Finding true north, for leaders of any organisation, can help to form a solid basis for building a culture of authentic leadership. This week’s blog looks at what authentic leadership means and how this strategy can become one of the most powerful and positive forms of influence in any business.
Definitions surrounding leadership can border on the complex, as the criteria surrounding them tend to be fairly arbitrary and usually dependent on context. Attempts have been made to systematically categorise types of leadership in reliable and valid descriptive criteria, but in an industry where flexibility is key, this rigid approach would seem counter intuitive. However, one thing we can claim with certainty is that to be a leader, with any degree of success, you need followers and, it’s how those followers are won and retained which form some of the most informative criteria for leadership, authentic or otherwise.
Style over substance?
A recent study published by Shamir & Eilan (2018) argues that authentic leaders do not fake their leadership just because they are in that position, nor do they rely on a position of leadership for personal validation and fulfilment. Furthermore, authentic leaders lead on their values and don’t try to duplicate anyone else in the process. One thing their research clearly differentiates though is that authentic leadership is not to be confused with a leader’s behavioural style and this is where the concept becomes intriguing as it is the leader’s self concept, expressed through their behaviour which is the hallmark of their authenticity.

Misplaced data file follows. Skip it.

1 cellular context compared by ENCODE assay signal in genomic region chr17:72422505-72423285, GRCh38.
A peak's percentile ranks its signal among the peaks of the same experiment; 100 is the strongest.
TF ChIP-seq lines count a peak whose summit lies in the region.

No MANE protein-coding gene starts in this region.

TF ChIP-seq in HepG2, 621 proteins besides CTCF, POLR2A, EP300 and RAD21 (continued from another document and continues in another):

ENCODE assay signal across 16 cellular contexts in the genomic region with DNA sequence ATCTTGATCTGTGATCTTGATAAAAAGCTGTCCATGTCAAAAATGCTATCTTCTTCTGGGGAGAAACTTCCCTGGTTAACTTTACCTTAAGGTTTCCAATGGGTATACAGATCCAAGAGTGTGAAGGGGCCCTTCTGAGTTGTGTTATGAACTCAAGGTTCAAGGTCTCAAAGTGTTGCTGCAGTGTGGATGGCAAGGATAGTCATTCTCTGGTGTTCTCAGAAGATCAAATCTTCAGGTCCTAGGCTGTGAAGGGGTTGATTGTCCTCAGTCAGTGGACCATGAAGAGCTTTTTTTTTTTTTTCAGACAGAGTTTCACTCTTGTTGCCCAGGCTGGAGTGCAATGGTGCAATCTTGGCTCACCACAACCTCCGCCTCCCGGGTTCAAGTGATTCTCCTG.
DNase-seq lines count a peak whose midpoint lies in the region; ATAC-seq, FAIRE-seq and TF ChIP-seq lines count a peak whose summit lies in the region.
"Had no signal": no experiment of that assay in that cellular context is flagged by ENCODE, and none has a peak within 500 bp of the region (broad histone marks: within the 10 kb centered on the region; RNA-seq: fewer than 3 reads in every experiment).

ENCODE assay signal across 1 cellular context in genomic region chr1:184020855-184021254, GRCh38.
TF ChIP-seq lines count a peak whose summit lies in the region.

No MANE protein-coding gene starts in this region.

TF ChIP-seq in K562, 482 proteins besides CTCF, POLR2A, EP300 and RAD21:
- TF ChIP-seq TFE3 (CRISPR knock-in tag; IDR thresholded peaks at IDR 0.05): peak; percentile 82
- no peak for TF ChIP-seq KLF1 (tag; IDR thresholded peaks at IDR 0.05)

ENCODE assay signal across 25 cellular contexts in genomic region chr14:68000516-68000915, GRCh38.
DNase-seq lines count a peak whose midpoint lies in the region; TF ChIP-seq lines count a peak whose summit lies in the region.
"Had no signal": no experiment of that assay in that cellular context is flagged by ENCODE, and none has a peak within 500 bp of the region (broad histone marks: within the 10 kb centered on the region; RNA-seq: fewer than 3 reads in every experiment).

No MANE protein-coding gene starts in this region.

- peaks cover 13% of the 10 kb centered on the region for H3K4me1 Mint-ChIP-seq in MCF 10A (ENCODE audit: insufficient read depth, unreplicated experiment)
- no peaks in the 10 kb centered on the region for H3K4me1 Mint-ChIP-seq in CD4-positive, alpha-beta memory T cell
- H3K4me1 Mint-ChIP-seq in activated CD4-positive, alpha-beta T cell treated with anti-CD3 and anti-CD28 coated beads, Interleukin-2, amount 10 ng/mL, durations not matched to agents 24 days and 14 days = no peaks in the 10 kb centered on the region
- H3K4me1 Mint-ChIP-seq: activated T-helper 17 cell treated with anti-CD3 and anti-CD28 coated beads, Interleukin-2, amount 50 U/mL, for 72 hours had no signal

The power of story-telling…
To begin building valued and genuine working relationships, followers tend to affiliate themselves with leaders who reflect their own personal values, beliefs and convictions. Far from being a staged production, authentic leadership acknowledges the highs and the lows of life experiences, being in a position of responsibility and decision making authority. In his book Discover Your True North, Bill George documented the experiences of selected leaders, distilling their wins and losses into clear principles for success.
For Shamir & Eilan (2018) authentic leaders are those who have self knowledge and self-clarity. They consciously acknowledge the experiences, good and bad, which have shaped their character through the development of their life story. It is this “why I am here” life story which allows the leader to express their values, beliefs and experiences of relationships which give followers the opportunity to establish trust in that person.
Whilst story telling as a platform for authentic leadership is a fairly emergent field in the literature, how have life stories shaped your experience of leadership? Given that alignment with beliefs and principles are not a leadership style, is that enough to base weighty decisions on, such as competence to lead an organisation forward? Shamir & Eilan (2018) suggest that it is more nuanced than that. Authenticity is not necessarily universally valued and its utility will likely vary according to the context. For now though, it provides a valuable perspective on leader selection and development where congruence with brand values and principles take centre stage in recruitment objectives.
If you enjoyed this article, why not subscribe here to our fortnightly Business Psychology Bites newsletter, with a thoughtfully curated selection of Leadership & Management quick reads and content.
George , B. (2015) Discover your true north. John Wiley & Sons
Shamir, B. & Eilam-Shamir, G. (2018), “What’s Your Story?” A Life-Stories Approach to Authentic Leadership Development, in Israel Katz , Galit Eilam-Shamir , Ronit Kark , Yair Berson(ed.) Leadership Now: Reflections on the Legacy of Boas Shamir (Monographs in Leadership and Management, Volume 9) Emerald Publishing Limited, pp.51 – 76